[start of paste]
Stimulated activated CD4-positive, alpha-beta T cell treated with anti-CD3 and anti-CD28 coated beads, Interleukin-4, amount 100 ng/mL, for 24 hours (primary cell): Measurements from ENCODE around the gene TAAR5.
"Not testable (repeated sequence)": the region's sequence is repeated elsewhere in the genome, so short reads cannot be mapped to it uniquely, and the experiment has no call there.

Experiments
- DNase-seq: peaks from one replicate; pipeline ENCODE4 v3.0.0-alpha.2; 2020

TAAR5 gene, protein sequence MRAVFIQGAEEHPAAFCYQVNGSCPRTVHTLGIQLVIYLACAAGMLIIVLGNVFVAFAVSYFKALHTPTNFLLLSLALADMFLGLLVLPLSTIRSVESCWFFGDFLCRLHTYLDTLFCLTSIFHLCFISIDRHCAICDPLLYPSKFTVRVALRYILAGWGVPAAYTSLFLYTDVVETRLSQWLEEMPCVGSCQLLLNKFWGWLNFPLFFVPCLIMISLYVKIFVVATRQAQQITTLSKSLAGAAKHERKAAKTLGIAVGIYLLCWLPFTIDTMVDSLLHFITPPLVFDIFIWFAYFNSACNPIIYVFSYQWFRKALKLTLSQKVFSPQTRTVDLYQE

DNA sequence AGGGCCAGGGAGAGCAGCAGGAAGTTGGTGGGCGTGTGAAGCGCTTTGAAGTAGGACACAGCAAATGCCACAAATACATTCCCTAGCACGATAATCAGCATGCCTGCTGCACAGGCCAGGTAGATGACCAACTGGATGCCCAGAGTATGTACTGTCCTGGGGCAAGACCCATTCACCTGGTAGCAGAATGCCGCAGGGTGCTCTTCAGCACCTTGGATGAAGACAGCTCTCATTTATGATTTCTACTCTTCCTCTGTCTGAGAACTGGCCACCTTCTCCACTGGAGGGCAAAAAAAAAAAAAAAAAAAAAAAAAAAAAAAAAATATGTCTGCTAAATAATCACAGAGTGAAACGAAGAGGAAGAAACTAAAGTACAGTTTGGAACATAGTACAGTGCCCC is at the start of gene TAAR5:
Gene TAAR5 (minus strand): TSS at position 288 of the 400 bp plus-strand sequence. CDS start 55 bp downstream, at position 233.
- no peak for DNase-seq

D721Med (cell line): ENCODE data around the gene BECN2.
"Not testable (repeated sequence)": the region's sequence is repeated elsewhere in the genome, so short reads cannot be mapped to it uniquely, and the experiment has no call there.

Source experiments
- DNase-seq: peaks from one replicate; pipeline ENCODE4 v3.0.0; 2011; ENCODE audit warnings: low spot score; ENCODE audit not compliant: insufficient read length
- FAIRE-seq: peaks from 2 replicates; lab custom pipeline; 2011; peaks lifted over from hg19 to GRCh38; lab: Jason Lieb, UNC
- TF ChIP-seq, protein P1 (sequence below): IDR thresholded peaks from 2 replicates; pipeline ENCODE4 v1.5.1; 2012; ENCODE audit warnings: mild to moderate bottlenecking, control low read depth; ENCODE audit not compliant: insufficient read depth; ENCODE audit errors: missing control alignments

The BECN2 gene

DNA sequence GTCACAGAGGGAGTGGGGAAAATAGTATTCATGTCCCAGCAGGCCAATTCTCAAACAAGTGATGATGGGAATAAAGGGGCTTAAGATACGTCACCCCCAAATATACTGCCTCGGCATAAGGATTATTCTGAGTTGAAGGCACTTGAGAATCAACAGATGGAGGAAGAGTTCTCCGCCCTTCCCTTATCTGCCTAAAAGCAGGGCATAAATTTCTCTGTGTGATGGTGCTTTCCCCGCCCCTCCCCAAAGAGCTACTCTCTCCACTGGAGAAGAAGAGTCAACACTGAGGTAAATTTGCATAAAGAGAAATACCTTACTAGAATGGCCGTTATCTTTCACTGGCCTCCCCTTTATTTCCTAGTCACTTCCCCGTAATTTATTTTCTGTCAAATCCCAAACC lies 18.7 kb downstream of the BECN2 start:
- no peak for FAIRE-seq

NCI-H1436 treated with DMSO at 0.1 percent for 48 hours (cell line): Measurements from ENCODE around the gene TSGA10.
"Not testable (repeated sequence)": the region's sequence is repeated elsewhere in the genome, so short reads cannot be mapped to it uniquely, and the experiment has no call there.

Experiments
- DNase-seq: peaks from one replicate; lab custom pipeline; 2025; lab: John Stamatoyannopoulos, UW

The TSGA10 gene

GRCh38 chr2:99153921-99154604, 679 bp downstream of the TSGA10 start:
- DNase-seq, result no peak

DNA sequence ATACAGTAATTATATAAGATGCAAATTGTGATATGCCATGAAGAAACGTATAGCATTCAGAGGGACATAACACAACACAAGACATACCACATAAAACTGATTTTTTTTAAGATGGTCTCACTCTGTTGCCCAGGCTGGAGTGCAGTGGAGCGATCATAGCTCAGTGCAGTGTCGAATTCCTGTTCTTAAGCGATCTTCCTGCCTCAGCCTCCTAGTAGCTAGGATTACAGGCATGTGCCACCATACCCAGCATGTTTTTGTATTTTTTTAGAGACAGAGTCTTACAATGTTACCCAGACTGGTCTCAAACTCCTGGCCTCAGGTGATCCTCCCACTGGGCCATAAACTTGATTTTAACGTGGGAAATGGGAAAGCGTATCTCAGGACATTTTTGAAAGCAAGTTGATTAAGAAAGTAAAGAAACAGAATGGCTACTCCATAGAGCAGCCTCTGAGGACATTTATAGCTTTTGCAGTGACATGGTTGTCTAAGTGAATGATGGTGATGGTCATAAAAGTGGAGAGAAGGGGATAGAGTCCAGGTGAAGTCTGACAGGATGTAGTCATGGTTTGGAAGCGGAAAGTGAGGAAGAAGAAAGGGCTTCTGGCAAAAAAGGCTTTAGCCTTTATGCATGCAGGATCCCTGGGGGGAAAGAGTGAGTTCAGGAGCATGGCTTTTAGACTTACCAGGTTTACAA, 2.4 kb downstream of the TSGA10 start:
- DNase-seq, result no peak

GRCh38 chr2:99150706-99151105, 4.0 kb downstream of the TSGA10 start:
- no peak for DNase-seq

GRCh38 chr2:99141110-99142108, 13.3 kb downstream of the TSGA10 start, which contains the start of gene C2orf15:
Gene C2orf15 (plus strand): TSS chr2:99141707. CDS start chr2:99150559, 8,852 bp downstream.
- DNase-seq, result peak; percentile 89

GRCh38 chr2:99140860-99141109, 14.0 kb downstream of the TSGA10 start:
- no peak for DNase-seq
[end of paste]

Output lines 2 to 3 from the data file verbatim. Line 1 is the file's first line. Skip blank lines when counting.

"Not testable (repeated sequence)": the region's sequence is repeated elsewhere in the genome, so short reads cannot be mapped to it uniquely, and the experiment has no call there.

Experiments